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Rancho Monserate residents concerned about impacts from planned park

Some Rancho Monserate Country Club residents are worried about the effect a proposed park will have on traffic in their community.

Members of the senior community’s homeowners organization have expressed concerns that the proposed Rio Prado Park, which will only be accessible via a road that cuts through their neighborhood, will create dangerous situations for seniors who need to cross that road to access amenities on the other side.

San Diego County officials have planned to develop San Luis Rey River Park along an eight-

and-a-half mile stretch of the river from Oceanside to Interstate 15 since 2005. Rio Prado Park – proposed to go in on the south side of the San Luis Rey River along Dulin Road, just west of the Rancho Monserate Country Club – is part of that River Park plan.

Two proposals for the park, an “active” plan that would include multiple sports fields and a “passive” one that wouldn’t include some basketball and tennis courts but no sports fields, were brought before the Fallbrook Community Planning Group back in December; the group’s recommendation erred on the passive side, recommending just one baseball and one soccer field.

But some residents are now saying that even that recommendation poses a problem for them.

“We do not oppose the park,” Rancho Monserate Homeowners Association president Carol Raia told Village News. “We are very concerned about ball fields being put down there because of the added traffic that’s gonna come through our community and disrupt the safety of our residents.”

The problem, Raia said, is that Dulin Road is the only route to access Rio Prado Park, and many residents of Rancho Monserate cross it regularly to access the community’s golf course, pool and clubhouse. Dulin Road is a publicly maintained road, but Rancho Monserate is a private community.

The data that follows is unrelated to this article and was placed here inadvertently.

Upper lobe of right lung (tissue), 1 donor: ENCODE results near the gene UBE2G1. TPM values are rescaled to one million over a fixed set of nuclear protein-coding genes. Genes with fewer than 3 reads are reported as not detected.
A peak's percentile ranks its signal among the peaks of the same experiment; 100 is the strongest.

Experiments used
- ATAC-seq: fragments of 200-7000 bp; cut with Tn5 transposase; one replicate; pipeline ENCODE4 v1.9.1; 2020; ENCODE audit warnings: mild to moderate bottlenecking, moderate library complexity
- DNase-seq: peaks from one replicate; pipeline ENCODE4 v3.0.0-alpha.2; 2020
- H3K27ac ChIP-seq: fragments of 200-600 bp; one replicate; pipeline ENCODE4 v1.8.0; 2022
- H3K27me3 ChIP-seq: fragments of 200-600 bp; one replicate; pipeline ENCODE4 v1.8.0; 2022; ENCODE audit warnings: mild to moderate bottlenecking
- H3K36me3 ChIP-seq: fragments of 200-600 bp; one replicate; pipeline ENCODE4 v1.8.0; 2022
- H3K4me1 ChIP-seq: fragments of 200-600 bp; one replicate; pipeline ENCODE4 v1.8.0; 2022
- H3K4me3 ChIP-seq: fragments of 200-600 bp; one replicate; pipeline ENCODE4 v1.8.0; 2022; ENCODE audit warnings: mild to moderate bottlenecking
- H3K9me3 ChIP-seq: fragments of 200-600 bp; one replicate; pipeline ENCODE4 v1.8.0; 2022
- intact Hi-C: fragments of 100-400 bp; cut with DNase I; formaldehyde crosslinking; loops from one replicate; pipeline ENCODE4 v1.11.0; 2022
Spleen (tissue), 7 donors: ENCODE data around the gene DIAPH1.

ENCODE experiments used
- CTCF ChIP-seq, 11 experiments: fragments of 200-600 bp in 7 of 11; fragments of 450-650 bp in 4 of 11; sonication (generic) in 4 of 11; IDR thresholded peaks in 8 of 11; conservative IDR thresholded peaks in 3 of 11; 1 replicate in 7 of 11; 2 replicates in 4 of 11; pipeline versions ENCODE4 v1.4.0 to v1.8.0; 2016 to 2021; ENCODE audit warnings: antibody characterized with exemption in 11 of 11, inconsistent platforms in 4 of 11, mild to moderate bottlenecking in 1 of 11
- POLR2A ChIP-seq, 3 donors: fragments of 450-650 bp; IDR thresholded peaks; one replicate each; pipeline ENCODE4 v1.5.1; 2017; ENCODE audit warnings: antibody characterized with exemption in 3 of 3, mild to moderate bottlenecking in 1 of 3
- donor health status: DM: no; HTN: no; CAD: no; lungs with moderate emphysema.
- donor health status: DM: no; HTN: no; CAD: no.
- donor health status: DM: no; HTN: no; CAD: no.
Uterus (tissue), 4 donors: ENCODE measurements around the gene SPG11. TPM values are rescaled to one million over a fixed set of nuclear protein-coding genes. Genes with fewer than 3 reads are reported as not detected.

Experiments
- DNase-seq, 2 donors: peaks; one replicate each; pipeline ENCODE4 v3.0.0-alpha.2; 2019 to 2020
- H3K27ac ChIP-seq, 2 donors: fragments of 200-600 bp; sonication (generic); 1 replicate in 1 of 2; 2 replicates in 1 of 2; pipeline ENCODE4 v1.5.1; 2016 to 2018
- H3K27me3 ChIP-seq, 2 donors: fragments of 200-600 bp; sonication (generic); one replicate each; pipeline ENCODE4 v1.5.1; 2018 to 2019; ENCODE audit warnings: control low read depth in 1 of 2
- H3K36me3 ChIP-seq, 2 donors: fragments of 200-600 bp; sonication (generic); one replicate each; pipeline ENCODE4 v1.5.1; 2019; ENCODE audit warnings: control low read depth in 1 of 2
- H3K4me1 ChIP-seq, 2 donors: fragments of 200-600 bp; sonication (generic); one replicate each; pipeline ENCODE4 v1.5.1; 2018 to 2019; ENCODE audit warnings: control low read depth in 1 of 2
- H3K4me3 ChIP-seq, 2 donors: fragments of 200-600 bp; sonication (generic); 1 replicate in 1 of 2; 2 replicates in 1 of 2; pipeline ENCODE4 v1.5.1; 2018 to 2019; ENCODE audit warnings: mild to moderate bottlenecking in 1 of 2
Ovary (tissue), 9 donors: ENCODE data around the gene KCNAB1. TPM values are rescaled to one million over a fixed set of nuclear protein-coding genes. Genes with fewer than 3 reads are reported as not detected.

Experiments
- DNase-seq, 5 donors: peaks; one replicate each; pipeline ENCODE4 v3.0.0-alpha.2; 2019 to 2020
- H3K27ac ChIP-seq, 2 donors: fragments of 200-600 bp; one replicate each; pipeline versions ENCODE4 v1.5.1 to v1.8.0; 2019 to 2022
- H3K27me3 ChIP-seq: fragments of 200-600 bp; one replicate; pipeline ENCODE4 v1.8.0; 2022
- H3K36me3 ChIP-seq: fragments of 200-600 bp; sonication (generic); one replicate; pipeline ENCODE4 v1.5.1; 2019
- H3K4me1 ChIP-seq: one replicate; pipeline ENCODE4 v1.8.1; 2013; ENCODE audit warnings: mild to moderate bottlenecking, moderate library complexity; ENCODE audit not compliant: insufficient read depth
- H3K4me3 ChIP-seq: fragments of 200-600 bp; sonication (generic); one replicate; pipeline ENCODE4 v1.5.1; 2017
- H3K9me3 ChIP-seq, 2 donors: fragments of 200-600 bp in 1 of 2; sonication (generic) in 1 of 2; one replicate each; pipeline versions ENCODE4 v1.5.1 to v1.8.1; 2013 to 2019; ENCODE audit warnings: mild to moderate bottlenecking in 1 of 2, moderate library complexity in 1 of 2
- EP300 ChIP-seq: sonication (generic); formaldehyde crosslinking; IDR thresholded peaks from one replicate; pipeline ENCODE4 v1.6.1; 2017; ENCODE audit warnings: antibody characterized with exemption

“You can’t get to Rio Prado unless you’re in a car, and our biggest concern is the average age of our residents is 70 to 80 years old,” Raia said. “These people get around in golf carts, and all of our amenities are on the north side of Dulin Road and the majority of residents live on the south side of Dulin Road, so they use golf carts to get around. There’s gonna be an accident and someone’s gonna be hurt or killed, and we’re trying to prevent that.”

Jessica Geiszler, marketing and public outreach manager for the county department of parks and recreation, confirmed that Dulin Road would be the only publicly accessible route to Rio Prado Park, though a private road through the nearby future community of Ocean Breeze will allow emergency access.

Raia said she’s not the only one worried. The association board and many residents are opposed to building sports fields in Rio Prado Park as well, she said.

Board member Dave Murdock echoed Raia’s concerns.

“Once a game is over, all of these people are gonna be leaving at the same time,” he said. “You could have 60-70 cars waiting to exit on a stop sign at (Old Highway) 395 at the same time – well, that traffic is gonna back up.”

Rancho Monserate resident Richard Snyder said it’s not just inconvenient but dangerous to have a road that cuts through a senior community as the only access to a sports park.

“We’re very concerned if there are team ballparks, because we’re going to have a lot of soccer moms driving through our neighborhood, and that’s going to cause real problems for the elderly people that try to get across the road,” Snyder said.

Raia said the vast majority of Rancho Monserate residents voted against having ball fields in Rio Prado Park in a survey put out by the county to residents of surrounding communities.

Geiszler, the county parks and recreation representative, said while results of the latest online survey, which was posted after a community meeting in October, are not available, “preliminary results show a desire for multi-use trails, a community center, a community garden, an equestrian staging area, a dog park, sports fields, picnic areas and a disc golf course.”

At any rate, the final concept plan for Rio Prado Park is not yet finished, Geiszler said, and it has not yet been determined how many ball fields will be included in the park. Once a concept plan is drafted, it will have to be approved by the San Diego County Board of Supervisors.

Will Fritz can be reached by email at [email protected].

 

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